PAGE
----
In part II of this breakthrough training series, Juan Carlos Santana goes into detail about how to create a plyometric training program, and even gives a complete 12 week plyometric training program for basketball including images of eleven plyo exercises.
In the Plyometric I article we discussed the basic premise of plyometric training. We outlined the basic physiology of plyometrics and also drew a distinction between general power training and true plyometric training. This article will describe a basic plyometric program with an emphasis on basketball lower body power in order to jump higher.
Remember this program is a general example of a simple progression. Plyometric training is very individual and must be tailored to the specific athlete it is intended for. Every athlete has different concerns and needs. Additionally, injury can result from the incorrect use of plyometrics. Therefore, make sure you seek the advice of a professional who is trained and experienced in this method of training before you embark on a serious plyometric routine. First, let's describe some program considerations.
As discussed in previous articles, the principle of specificity must govern the training regimen. Thus, the exercises selected for this program simulate basketball movements in speed, biomechanics and resistance.
Safety and proper progression must be at the forefront of the program. It is better to under-prescribe then to over-prescribe. Advanced exercises must be reserved for only advanced athletes. Beginners always want to progress faster than they are capable of. It is the coach's job to explain, and insist on, proper progression.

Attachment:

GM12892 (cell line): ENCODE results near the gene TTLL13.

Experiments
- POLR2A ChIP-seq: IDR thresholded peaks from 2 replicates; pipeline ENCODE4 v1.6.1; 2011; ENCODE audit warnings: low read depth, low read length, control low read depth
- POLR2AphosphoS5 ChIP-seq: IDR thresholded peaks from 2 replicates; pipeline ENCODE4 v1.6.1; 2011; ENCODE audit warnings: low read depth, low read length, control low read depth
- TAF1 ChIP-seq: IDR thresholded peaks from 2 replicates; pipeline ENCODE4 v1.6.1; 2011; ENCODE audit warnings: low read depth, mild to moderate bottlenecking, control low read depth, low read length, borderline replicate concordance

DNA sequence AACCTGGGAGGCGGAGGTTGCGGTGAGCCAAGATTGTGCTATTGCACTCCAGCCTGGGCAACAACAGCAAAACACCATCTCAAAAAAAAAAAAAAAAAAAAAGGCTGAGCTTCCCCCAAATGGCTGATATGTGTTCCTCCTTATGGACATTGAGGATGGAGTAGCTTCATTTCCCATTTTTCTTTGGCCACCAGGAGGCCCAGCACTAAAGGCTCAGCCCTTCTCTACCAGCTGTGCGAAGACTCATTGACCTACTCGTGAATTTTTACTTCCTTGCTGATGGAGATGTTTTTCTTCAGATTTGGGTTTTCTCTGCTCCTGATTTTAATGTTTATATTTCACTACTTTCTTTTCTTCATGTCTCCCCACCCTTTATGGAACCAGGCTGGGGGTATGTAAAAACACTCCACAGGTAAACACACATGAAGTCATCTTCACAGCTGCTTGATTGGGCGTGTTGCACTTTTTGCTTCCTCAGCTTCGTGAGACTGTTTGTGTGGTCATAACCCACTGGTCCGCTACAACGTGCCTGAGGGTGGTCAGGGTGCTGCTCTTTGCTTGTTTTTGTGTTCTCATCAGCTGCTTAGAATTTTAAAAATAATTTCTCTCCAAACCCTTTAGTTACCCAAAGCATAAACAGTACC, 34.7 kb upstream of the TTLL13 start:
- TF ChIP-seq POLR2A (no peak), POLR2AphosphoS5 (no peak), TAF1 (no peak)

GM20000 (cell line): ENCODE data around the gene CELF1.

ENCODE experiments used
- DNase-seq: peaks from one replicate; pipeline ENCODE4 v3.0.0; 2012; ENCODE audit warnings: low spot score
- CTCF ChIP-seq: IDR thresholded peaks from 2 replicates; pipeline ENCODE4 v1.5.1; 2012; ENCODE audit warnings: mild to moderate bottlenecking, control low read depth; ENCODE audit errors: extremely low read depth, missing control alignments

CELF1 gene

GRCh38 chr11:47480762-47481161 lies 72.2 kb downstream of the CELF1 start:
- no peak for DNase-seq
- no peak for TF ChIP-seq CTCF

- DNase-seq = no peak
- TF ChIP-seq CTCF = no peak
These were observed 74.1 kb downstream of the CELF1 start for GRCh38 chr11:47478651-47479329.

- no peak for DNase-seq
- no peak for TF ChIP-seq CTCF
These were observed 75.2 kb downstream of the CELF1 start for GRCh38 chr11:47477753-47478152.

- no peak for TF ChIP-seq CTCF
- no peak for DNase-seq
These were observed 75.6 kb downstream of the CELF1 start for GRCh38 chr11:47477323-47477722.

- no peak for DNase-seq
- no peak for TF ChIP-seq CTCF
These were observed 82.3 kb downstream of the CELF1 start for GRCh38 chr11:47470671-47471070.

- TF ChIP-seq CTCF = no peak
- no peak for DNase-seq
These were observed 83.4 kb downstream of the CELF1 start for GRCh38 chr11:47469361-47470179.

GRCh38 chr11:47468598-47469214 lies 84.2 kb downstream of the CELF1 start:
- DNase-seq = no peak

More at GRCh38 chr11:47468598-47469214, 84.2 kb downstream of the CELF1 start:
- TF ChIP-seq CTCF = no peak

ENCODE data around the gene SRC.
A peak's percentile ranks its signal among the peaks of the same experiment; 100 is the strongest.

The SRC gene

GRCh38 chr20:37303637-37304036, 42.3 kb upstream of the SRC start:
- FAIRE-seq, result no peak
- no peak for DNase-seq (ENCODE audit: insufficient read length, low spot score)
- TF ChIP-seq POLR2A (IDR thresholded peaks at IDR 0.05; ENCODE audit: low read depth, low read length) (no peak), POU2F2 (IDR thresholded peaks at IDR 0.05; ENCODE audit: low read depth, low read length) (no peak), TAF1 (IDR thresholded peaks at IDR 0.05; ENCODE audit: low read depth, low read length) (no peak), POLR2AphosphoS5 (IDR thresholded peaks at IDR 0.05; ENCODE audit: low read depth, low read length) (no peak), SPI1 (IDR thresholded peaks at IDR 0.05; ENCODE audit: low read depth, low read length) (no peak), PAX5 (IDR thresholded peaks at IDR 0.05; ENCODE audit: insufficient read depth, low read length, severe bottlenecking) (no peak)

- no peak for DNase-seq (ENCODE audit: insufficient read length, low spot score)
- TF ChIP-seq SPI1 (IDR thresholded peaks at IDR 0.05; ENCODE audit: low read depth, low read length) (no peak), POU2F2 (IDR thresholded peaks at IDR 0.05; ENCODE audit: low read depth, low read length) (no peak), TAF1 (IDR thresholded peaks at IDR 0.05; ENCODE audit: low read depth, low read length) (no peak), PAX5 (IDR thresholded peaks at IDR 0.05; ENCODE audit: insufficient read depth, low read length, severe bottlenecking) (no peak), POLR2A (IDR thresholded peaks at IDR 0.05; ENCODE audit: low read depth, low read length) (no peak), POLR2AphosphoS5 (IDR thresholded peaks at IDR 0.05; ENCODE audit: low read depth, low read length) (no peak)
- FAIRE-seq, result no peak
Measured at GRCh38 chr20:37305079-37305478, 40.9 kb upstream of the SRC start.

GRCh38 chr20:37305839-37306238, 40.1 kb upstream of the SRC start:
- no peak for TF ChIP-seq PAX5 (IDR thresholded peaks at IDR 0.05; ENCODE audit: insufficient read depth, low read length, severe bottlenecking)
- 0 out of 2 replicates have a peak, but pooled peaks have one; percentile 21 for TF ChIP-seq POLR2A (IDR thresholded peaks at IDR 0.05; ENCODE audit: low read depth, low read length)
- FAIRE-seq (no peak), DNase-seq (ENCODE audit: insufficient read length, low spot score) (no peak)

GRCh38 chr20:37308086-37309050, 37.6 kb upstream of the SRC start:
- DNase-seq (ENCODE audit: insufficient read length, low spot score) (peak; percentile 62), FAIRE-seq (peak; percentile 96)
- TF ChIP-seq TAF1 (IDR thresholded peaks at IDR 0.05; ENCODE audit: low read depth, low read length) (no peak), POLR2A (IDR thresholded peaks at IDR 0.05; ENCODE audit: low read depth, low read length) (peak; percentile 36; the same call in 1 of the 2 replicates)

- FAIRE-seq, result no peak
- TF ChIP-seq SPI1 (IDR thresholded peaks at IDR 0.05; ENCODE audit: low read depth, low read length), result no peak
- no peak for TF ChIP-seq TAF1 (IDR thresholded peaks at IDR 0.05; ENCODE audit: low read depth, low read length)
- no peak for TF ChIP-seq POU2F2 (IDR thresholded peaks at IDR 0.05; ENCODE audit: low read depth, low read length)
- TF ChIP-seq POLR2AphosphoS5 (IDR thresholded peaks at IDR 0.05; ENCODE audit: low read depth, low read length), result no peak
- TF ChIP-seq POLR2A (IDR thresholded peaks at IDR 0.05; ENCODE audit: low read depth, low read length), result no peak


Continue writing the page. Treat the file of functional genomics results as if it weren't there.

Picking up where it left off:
Although beginning plyometric programs may be performed by most people, to participate safely in an aggressive plyometric program many authors suggest that the athlete should be able to squat 1.5 times body weight. Therefore, a considerable strength base becomes imperative when embarking on a challenging plyometric program like the one we will discuss. For most athletes, 8-12 weeks of periodized, resistance training should be sufficient to bring strength levels to adequate levels. A proper warm up and cool down can not be emphasized enough. The warm-up must proceed from general (e.g. jogging or skipping rope) to specific preparatory exercises (e.g. dynamic stretches similar to exercises being performed). The cool down should focus on flexibility via static stretches and allow the gradual return to a pre-exercises state.
The correct dose of stimuli must be provided. High intensity must dominate the plyometric training session. Quality, not quantity, is the cornerstone of plyometric training - all exercises are to be performed at 95-100% effort. However, there must be a balanced relationship between stress and recovery. Insufficient recovery is the most common cause of injury in plyometrics. Generally 1-3 minutes between sets and 3-5 minutes between exercises is sufficient recovery within a single training session. Recovery between sessions becomes more complex due to the many variables to consider (e.g. practice schedules, strength training volume, level of athletic development, etc.). It is here where the experience of a trained professional becomes paramount.